Cover of First Catalogue

Eaton Hospitality

The second target was made up of those persons, mostly women, who lived near enough to Toronto to spend a day shopping there. Once they had had to make their way on horseback or in carriages, but now steamers and trains made the expedition easy. Eaton's problem was not how to get them to Toronto but how to entice them into his shop, and more especially how to pull them north of the more famous shops on King Street. Catalogues were useful for this purpose, to describe not only what was for sale but also the store's fringe benefits as they were added. Putting himself into the position of such visitors, Eaton decided that they needed a place to rest in town and, the catalogue of 1886-7 announced, one was ready for them:

"Ladies, you come off the train, you are covered with dust, begrimed with smoke, you feel unrefreshed, you don't wish to beg anyone to allow you to make your toilet in their rooms without paying them for it, you possibly have a long day's shopping before you, probably you have a number of parcels, you are getting disgusted. Listen! Get off your train, take a Yonge or a Queen Street car, as it may, and bring your parcels with you straight to Eaton's. Why? During the early part of September our new store will be opened. In the south west corner of the ground floor will be an office expressly for you."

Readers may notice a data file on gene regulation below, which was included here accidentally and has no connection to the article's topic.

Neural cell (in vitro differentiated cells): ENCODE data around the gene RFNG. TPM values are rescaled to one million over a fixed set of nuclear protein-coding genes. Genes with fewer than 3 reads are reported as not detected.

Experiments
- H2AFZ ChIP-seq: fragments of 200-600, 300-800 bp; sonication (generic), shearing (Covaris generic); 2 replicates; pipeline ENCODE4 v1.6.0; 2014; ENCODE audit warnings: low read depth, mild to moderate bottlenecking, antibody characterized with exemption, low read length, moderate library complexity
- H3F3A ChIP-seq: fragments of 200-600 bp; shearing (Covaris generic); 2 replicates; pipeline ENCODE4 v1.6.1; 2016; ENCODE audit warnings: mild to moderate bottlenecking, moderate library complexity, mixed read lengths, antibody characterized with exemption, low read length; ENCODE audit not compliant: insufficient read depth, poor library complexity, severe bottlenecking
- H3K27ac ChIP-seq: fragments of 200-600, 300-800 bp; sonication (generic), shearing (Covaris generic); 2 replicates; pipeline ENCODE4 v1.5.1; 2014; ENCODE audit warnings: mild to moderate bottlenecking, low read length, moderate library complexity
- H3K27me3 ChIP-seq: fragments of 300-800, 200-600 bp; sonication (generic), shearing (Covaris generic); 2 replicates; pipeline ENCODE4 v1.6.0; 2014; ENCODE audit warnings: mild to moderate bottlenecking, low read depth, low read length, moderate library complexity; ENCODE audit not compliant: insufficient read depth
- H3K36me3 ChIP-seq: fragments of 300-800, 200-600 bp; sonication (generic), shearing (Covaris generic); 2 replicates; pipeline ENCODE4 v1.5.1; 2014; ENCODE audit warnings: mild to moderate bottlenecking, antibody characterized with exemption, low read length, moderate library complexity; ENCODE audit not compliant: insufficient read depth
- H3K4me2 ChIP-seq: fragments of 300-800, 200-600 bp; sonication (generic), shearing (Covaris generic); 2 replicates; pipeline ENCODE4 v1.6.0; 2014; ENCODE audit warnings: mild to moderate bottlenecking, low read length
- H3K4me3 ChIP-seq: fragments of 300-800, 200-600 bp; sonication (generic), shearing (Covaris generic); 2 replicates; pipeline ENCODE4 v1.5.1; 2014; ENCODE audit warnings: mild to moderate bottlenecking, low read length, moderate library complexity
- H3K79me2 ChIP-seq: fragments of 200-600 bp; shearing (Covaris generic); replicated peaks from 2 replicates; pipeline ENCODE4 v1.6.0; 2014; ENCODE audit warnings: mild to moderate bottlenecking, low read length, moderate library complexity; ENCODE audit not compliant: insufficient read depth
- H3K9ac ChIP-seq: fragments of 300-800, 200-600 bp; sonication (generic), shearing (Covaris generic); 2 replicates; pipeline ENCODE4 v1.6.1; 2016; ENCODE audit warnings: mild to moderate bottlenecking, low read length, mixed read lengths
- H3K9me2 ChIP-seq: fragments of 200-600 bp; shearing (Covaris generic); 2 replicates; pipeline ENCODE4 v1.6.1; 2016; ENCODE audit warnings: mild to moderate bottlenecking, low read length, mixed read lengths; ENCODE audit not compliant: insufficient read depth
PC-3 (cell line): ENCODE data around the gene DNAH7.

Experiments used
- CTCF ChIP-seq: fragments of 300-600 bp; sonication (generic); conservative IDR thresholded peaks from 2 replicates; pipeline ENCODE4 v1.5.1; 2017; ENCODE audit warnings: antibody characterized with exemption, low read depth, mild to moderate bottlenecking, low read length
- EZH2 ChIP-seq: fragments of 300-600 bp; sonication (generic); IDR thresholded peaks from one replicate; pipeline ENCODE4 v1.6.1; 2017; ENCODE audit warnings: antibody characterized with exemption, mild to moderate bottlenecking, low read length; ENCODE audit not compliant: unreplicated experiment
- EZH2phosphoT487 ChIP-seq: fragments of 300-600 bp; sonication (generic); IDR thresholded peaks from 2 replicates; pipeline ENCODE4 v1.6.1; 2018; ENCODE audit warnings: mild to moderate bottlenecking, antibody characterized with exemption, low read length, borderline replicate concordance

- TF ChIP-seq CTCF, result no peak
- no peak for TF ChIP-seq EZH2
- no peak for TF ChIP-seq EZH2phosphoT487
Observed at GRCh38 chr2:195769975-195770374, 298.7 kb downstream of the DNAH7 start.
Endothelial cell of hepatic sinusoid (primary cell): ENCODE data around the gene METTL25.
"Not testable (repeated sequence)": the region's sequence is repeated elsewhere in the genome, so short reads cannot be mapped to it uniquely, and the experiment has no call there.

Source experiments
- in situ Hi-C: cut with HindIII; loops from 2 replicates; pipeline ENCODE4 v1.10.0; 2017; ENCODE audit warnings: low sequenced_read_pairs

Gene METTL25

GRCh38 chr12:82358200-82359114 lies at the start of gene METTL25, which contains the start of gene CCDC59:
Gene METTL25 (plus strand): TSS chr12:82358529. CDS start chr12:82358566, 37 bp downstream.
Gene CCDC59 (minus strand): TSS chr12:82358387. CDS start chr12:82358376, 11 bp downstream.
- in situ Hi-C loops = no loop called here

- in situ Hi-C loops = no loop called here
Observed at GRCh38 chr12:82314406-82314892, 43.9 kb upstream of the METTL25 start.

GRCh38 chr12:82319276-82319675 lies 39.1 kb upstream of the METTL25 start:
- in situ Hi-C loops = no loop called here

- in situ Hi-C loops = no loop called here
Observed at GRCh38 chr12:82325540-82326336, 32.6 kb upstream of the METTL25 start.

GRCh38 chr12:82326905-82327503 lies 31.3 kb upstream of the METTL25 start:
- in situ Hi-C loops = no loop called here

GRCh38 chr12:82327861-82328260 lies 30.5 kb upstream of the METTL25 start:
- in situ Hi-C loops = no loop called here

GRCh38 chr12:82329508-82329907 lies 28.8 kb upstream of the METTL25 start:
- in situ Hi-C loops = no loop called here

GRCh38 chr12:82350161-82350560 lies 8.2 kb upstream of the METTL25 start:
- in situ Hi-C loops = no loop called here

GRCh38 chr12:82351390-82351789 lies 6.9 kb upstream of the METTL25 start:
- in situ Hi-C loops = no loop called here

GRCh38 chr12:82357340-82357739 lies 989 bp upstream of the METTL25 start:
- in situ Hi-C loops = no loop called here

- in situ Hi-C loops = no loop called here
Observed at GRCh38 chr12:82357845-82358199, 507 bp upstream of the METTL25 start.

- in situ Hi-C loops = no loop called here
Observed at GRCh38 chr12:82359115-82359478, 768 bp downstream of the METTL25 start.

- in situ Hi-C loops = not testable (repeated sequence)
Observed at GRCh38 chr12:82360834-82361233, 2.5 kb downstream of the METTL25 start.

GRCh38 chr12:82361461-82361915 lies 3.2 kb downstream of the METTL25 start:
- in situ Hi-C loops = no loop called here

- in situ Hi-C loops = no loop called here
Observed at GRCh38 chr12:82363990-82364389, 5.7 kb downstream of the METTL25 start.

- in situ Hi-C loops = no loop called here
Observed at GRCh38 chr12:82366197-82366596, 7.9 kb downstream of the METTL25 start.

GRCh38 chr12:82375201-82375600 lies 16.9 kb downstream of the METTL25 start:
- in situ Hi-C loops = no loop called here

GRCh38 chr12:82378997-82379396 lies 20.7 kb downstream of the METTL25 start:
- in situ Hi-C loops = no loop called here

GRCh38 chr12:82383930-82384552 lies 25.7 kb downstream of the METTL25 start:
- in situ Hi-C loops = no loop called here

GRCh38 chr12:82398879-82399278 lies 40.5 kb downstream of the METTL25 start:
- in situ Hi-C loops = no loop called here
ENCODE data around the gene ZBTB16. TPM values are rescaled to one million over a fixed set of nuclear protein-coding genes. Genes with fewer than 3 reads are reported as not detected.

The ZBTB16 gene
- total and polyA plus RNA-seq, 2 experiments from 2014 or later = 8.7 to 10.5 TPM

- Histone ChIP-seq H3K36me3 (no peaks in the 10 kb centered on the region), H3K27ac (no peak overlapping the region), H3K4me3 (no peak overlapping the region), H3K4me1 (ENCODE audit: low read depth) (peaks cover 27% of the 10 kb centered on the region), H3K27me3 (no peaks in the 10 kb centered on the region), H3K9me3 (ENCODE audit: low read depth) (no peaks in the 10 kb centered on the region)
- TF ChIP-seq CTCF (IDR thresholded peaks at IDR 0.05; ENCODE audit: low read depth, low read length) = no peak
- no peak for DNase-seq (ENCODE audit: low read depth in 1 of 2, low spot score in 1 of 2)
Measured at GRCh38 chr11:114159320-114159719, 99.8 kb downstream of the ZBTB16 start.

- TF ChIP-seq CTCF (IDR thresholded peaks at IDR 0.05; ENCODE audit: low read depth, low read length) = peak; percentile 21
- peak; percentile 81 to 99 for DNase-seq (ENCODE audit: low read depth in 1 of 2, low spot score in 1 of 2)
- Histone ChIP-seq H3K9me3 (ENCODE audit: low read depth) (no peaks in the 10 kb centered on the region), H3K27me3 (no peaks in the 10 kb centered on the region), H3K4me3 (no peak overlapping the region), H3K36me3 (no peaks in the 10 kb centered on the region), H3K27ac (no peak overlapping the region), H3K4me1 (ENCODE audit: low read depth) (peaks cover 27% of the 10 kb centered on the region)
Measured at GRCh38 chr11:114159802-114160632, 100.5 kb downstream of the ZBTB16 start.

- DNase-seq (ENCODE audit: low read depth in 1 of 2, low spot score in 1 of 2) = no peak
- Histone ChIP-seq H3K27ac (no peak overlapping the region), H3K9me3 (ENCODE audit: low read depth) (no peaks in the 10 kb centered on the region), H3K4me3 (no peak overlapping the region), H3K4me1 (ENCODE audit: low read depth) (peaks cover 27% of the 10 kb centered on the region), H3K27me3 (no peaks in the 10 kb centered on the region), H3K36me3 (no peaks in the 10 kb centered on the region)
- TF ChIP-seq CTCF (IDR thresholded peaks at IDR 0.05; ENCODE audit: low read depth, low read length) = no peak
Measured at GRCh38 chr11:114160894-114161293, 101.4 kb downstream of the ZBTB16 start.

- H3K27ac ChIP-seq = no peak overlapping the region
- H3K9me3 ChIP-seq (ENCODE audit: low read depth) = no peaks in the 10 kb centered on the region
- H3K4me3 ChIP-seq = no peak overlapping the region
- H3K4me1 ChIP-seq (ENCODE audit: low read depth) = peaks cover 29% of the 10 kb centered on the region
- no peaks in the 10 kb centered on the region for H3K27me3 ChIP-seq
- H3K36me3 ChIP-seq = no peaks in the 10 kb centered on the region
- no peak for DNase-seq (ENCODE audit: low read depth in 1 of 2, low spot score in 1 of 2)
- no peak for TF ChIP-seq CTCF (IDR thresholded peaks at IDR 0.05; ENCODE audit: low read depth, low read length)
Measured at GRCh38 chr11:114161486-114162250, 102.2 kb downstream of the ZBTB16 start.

Parcels and overcoats, the article went on, could be left there without charge, a telegram sent, or a telephone call made. Upstairs were waiting and wash rooms. That would draw the buyers -- or would it? There was the nuisance of getting from the waterfront to Queen Street, overcome in 1890 by a free bus service to and from steamers and trains. Then a restaurant was added. So, transported to the store, coats and oddments checked free, grime removed from their faces, and well fed, the ladies could spend hours in the shop.

From A Shopper's View of Canada's Past by G. de T. Glazebrook, Katharine B. Brett, and Judith McErvel, University of Toronto Press, Toronto, 1969.
Rev 2000-02-18 [Return to Diary]